New School News

Christine Quinn Talks Education Reform

“There’s nothing wrong with New York City schools that can’t be fixed by what’s right with New York City schools.”

It may be a twist on a line from Bill Clinton’s 1993 inaugural speech, but for New York City Council Speaker Christine Quinn, that doesn’t make it any less applicable. Quinn is serious about bettering the city’s schools, and she has a four-point plan to prove it, which she unveiled while speaking at “Stronger Schools for NYC,” an event presented by the Center for New York City Affairs (CNYCA) and and held at The New School’s Wollman Hall. From graduation rates to parent involvement and professional development for teachers, Quinn is looking not only to increase the number of high school graduates, but also prepare graduates for college and beyond.  Quinn summed up her plans to improve the city’s education system with one initiative—take the area’s best practices, and apply them across the board.

Hosted by Milano The New School for International Affairs, Management and Urban Policy on Tuesday, January 15, “Stronger Schools for NYC” introduced four new guidelines for public education in the city.

  1. Better practices, better schools: use tactics from the city’s most successful principals, teachers, and best-performing schools, and incorporate them across all schools.
  2. Learning 24/7: extend special learning time while empowering parents in order to ensure that students continue to learn all throughout the day.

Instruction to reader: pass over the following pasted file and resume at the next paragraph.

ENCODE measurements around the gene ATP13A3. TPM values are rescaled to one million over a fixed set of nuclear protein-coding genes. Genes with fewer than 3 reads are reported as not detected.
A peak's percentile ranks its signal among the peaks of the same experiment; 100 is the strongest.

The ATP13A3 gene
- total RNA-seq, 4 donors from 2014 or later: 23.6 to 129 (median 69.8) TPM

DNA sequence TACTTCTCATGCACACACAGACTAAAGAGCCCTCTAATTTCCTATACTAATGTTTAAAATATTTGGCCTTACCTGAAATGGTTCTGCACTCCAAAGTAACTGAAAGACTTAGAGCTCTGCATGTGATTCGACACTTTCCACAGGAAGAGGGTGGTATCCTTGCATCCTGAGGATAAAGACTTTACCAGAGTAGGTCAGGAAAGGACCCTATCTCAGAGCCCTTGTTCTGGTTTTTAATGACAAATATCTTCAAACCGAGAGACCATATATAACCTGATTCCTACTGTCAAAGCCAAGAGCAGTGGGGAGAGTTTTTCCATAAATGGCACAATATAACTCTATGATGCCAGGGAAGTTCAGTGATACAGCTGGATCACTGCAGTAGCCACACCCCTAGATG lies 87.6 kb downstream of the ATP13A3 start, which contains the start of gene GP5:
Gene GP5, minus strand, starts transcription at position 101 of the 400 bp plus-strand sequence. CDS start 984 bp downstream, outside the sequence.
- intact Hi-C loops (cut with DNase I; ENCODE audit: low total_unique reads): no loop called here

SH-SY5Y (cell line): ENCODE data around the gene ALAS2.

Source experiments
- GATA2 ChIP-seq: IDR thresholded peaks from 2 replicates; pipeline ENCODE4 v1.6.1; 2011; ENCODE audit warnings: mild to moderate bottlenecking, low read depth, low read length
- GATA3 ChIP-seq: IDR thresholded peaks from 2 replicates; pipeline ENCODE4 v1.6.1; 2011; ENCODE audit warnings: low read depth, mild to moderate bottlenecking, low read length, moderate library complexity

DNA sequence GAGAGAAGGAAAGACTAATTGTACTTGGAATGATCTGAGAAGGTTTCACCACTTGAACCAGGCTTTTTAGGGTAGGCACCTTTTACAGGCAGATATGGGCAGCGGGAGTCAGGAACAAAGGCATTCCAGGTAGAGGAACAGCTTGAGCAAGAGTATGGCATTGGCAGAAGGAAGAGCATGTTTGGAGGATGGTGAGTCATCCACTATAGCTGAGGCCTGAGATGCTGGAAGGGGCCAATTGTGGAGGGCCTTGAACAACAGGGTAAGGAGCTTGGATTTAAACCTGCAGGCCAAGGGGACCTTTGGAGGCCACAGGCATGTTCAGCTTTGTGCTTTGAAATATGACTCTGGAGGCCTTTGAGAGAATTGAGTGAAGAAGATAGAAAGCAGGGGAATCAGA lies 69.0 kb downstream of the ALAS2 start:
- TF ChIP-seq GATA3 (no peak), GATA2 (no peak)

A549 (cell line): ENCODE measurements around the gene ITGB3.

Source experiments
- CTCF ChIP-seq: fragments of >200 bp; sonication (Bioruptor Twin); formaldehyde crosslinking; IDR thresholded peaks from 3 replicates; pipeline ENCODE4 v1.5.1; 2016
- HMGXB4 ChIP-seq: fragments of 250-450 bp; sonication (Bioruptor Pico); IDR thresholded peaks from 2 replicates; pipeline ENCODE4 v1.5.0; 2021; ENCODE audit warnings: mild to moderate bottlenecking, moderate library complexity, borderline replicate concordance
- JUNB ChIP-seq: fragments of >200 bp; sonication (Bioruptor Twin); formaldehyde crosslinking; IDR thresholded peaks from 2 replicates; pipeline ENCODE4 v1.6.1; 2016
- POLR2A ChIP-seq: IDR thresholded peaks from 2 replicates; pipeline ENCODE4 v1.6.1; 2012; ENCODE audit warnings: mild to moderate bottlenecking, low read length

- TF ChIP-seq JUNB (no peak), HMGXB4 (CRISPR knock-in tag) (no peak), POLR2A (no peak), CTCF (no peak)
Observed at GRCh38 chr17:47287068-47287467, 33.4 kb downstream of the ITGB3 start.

3. Community Schools: provide resources and a strategic plan for schools to become a part of the greater community.
  4. Innovate to Educate: focus on the child as an individual by creating a literacy support system and decreasing efforts spent on test preparation in favor of more time for a holistic education.

Throughout the program, Quinn stressed the importance of good teachers in a student’s education, and suggested a mentoring program wherein newly-hired educators would learn from the city’s best. Envisioned as a one-year support system, this course would standardize professional development across all five boroughs.

Speaker Quinn’s speech was a part of a larger series featuring likely 2013 mayoral candidates, and was followed by a discussion with the founder of and senior editor for CNYCA, Clara Hemphill. To watch the full presentation, visit our Livestream page.

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